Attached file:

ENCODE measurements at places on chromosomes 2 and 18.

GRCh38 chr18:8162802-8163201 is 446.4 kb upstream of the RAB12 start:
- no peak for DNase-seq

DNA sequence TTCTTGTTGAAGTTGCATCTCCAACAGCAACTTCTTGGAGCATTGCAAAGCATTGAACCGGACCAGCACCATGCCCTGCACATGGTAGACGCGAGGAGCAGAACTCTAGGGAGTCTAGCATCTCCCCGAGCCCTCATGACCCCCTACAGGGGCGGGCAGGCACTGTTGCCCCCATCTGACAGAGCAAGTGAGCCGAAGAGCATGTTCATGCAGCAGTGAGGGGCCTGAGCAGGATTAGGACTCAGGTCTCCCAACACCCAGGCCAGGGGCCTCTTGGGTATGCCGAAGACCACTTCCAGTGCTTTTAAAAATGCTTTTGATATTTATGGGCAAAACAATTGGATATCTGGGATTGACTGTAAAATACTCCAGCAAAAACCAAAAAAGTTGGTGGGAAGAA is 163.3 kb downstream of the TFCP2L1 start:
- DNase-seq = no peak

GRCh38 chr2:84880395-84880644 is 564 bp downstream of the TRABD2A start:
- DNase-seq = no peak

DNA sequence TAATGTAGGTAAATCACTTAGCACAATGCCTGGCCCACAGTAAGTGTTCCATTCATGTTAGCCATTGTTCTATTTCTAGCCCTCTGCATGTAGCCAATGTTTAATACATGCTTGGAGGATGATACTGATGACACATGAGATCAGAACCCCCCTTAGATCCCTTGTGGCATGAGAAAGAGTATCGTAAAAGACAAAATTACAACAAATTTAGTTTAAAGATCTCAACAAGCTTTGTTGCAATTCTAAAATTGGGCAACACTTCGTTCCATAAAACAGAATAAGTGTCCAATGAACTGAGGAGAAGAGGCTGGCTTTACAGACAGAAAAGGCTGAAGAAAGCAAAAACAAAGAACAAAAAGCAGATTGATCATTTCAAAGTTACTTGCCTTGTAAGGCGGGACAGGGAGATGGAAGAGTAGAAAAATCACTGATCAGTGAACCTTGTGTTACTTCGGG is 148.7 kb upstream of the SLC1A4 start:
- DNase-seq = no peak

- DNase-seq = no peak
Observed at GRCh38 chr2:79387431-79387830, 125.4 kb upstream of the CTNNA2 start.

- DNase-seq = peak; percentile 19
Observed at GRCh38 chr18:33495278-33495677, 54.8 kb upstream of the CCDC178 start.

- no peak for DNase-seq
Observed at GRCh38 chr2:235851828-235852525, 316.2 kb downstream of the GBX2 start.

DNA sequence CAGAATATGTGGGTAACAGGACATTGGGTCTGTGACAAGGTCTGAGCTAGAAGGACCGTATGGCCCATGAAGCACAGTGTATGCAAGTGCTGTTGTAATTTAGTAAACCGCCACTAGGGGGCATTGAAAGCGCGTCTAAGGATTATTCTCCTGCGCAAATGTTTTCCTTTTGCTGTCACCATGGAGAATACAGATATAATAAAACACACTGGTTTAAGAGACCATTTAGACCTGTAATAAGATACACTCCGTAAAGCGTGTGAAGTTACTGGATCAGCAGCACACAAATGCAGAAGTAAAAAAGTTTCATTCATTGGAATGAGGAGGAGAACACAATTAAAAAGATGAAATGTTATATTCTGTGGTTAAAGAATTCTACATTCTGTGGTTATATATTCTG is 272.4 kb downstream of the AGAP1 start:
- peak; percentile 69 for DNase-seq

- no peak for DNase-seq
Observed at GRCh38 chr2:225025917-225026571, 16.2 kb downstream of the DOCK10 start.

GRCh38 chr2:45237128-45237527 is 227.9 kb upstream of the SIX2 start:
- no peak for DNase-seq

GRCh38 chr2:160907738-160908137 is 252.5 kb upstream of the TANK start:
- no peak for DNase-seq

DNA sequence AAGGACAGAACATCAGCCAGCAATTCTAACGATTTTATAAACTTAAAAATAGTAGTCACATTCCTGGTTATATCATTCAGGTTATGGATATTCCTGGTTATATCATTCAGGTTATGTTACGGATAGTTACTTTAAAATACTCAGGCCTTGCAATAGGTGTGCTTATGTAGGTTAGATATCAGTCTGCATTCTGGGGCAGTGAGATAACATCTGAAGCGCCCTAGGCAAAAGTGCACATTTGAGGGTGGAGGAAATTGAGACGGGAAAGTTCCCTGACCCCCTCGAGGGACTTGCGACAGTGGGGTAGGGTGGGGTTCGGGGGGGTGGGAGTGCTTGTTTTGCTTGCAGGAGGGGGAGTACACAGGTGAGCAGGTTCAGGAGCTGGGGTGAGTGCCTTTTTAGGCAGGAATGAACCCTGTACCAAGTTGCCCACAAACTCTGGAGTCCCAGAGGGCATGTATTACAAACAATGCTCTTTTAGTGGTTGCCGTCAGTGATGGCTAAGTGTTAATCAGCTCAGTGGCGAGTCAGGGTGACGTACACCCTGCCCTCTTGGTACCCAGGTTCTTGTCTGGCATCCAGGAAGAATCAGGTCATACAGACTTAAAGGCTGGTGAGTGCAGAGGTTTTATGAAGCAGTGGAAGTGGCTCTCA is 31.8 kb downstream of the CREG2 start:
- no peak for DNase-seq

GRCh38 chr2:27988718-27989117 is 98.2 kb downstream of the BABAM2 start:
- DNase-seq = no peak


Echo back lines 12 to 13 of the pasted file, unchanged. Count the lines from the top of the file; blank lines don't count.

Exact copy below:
- DNase-seq = peak; percentile 19
Observed at GRCh38 chr18:33495278-33495677, 54.8 kb upstream of the CCDC178 start.